Despite evidence of growing alcohol fraud, the Attorney-General has admitted that only seven people were prosecuted in 2008 for crimes relating to alcohol fraud and that the number of prosecutions has fallen by almost 50 per cent. since 2006. I ask the Minister to provide further information to explain why there has been that fall in prosecutions at the same time as fraud has been increasing.
The issue of fraud is extremely important, and I urge the Minister to look at what greater efforts HMRC can make with regard to personnel and having the correct people to prosecute some of the very unpleasant individuals involved in that trade. Not only is the Exchequer losing more than £1 billion a year, but the trade has a knock-on effect that distorts the market. The supermarkets have to compete below cost, which in turn has a knock-on effect on the Government's alcohol strategy, because the products are being sold below market price. I wholeheartedly endorse what the hon. Gentleman is saying and urge HMRC to make a stronger effort to recover that money.
Paul Rowen: I am grateful for the hon. Gentleman's intervention. To return to my previous point, are those figures for prosecutions a result of a reduction in action by HMRC, or of a reduction in the resources that the Government are targeting in that area?
Last April, at the time of the Chancellor's Budget, the Government published their alcohol fraud strategy, which set out several measures designed to tackle fraud involving alcohol duty. I welcome the publication of that strategy and its implementation. However, according to the FWD, the impact of the strategy has been limited. Although figures for assessing the scale of alcohol fraud for beer and spirits have been provided, no figures have yet been given for wine. Is the Minister proposing that a similar estimate will be provided-I appreciate that that is more difficult-to set out the likely scale of fraudulent wine sales?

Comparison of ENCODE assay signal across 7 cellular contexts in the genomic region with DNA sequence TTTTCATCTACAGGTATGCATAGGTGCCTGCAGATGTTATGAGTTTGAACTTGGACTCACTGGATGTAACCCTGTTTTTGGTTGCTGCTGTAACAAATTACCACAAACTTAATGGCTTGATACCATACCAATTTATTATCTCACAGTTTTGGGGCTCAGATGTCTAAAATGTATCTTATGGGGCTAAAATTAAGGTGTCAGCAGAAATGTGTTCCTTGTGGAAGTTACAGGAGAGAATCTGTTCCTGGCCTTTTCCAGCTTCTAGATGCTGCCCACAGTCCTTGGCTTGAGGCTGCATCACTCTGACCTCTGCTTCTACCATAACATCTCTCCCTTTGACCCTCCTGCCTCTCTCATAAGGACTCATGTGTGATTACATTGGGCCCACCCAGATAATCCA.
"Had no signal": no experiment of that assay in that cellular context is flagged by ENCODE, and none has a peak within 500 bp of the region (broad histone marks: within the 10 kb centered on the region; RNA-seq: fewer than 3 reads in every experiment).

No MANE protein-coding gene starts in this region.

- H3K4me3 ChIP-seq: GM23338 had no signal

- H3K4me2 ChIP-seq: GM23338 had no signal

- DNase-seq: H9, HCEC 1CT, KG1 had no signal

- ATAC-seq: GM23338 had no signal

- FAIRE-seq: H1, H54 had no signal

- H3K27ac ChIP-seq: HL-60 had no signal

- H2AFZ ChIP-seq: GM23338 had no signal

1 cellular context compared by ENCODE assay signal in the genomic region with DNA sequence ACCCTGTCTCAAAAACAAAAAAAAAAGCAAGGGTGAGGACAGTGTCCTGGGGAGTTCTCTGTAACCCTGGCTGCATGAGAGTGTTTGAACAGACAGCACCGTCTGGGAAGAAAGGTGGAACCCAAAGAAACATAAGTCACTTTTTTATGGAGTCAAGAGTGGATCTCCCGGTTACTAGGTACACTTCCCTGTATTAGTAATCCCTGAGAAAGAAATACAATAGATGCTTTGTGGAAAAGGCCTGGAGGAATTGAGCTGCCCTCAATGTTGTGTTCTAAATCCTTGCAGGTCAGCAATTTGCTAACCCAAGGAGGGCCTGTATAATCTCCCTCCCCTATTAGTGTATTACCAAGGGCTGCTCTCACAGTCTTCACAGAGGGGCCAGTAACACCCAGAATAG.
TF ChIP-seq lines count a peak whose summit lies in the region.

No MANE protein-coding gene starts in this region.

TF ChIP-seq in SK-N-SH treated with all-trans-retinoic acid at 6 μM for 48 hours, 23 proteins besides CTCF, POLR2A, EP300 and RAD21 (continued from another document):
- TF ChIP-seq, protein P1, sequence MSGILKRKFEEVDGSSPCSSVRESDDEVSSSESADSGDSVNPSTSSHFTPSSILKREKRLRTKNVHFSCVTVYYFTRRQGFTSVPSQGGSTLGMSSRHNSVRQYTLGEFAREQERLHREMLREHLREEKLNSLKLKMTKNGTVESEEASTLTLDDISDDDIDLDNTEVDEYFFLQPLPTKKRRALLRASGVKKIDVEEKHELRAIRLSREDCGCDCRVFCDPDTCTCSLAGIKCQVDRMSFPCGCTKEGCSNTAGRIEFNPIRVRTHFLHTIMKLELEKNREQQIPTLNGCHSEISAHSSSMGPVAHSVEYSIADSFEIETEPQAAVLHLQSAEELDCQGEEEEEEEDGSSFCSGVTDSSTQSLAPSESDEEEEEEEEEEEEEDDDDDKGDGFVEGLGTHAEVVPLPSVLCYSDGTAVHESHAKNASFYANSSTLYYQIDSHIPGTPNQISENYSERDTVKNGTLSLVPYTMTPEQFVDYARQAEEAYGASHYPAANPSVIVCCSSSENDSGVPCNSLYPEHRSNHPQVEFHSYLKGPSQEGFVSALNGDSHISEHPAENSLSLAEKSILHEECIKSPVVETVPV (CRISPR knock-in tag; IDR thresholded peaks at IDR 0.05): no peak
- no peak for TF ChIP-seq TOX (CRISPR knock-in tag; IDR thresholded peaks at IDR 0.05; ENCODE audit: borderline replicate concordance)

Given the estimated scale of alcohol fraud, its effects on legitimate business, to which I referred earlier, and the effects of cheap alcohol on health, what estimate
has the Minister made of the effectiveness of that strategy? Have HMRC and the UK Border Agency been set targets for alcohol fraud reductions and, if so, will she enlighten us on those targets? Given that I have mentioned those companies that are causing concern, I would welcome her assurance that swift action will be taken throughout the supply chain when fraud is reported. I am aware that she has not met representatives of the FWD, although she has met representatives of the Wine and Spirit Trade Association. Will she therefore agree to meet representatives of the FWD to discuss their concerns?
Will the Minister provide an update of the preventive measures that have been put in place as a longer-term solution to limit such fraud? For example, what processes does HMRC have in place, and are they being developed, to track the movement of alcohol to ensure that goods are sold through legitimate channels with the duty paid?
According to HMRC, there is a massive over-supply of beer under duty suspense being sent to the near continent, and that cannot be for legitimate sale. Given that there are a limited number of product types of beer that are at risk, surely it ought to be possible for HMRC to keep tabs on where the brewers supply it in the EU, and to whom, and on all UK suppliers of duty-suspended goods to third parties in bonded warehouses.
Have the Government considered limiting fraud by imposing robust controls on the export of some high-risk products? For example, there is strong evidence that large quantities of American wines are being exported to France, where there is evidently no market for them. Surely it would make sense for those exports to be at least temporarily banned while we see what effect that has on the sale of such illicit wine on the UK market.
The Government are repaying fraudsters through the drawback regime. As I said, fraudsters either claim that the duty has been paid in another country, or say that the goods are going abroad but then divert them back. Will the Minister provide an update on the checks that are undertaken prior to the repayment of drawback, and a reassurance that appropriate and thorough checks are made, including checking that documentation has not been produced fraudulently?